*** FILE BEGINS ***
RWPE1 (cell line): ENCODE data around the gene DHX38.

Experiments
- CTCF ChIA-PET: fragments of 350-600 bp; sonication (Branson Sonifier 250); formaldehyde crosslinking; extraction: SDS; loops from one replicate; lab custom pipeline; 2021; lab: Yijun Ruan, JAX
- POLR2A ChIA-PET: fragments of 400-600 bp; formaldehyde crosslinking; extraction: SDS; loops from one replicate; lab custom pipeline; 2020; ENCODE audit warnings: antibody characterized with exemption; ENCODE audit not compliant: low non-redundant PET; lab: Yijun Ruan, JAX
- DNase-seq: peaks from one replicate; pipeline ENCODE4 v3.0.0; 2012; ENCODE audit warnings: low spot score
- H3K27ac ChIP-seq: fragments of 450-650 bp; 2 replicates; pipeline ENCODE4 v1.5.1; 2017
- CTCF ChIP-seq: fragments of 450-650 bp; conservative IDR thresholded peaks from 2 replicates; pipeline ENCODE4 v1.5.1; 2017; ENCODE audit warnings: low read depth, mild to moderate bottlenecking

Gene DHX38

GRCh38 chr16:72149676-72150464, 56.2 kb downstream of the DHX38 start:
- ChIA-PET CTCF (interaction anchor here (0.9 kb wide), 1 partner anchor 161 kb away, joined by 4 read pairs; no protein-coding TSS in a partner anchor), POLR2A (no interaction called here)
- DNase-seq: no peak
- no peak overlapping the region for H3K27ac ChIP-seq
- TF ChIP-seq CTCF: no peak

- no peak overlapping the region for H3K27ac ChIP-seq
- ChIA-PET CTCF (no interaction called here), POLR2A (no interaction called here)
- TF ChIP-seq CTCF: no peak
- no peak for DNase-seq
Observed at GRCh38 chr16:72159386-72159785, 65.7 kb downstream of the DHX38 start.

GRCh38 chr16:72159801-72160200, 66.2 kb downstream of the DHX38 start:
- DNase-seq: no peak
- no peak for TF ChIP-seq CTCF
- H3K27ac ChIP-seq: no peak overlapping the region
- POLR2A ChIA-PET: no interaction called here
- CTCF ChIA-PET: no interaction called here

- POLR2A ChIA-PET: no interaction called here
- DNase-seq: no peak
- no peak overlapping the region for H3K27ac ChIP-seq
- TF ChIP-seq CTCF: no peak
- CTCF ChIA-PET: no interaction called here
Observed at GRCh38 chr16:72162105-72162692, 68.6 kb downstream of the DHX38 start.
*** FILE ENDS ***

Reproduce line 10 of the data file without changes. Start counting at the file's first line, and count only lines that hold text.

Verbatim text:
- ChIA-PET CTCF (interaction anchor here (0.9 kb wide), 1 partner anchor 161 kb away, joined by 4 read pairs; no protein-coding TSS in a partner anchor), POLR2A (no interaction called here)